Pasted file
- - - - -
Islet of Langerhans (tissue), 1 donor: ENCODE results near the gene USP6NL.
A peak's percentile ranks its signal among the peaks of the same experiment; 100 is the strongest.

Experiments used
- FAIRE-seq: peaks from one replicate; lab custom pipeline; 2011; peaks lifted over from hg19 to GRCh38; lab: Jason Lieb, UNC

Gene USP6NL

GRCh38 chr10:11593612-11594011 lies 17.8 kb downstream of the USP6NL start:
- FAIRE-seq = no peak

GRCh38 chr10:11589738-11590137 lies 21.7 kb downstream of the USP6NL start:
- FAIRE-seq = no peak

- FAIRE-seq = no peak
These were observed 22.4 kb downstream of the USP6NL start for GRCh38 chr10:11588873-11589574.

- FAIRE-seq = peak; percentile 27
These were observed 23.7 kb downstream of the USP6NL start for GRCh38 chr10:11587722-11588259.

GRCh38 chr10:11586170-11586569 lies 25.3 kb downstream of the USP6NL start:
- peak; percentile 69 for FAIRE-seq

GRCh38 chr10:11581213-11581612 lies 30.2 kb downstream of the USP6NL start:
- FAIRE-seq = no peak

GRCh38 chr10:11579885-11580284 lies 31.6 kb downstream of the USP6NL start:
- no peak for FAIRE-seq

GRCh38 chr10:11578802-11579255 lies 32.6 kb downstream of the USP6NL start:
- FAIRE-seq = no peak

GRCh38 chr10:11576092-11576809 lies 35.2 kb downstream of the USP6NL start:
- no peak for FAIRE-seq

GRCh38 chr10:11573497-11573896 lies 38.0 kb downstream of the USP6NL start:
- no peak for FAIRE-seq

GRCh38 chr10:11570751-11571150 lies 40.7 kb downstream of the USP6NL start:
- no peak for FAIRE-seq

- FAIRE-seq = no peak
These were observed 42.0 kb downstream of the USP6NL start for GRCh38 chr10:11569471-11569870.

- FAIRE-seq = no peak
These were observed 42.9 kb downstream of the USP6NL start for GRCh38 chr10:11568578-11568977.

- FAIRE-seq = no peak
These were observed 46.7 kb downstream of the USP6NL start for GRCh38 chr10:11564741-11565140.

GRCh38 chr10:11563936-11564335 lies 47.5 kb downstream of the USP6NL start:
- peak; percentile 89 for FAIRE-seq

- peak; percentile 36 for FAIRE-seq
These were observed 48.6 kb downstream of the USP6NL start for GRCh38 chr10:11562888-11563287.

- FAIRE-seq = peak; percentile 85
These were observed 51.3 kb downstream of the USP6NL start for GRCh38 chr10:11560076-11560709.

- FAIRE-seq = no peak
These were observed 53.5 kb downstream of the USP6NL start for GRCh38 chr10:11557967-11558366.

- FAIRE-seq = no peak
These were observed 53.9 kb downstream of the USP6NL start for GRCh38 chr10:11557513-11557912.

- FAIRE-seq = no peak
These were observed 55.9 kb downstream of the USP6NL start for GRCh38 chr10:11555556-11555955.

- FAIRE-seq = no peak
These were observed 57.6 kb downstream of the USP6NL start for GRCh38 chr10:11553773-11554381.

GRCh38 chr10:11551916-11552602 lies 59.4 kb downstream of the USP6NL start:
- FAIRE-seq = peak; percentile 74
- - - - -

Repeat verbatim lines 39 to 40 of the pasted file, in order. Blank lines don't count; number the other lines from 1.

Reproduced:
These were observed 51.3 kb downstream of the USP6NL start for GRCh38 chr10:11560076-11560709.

- FAIRE-seq = no peak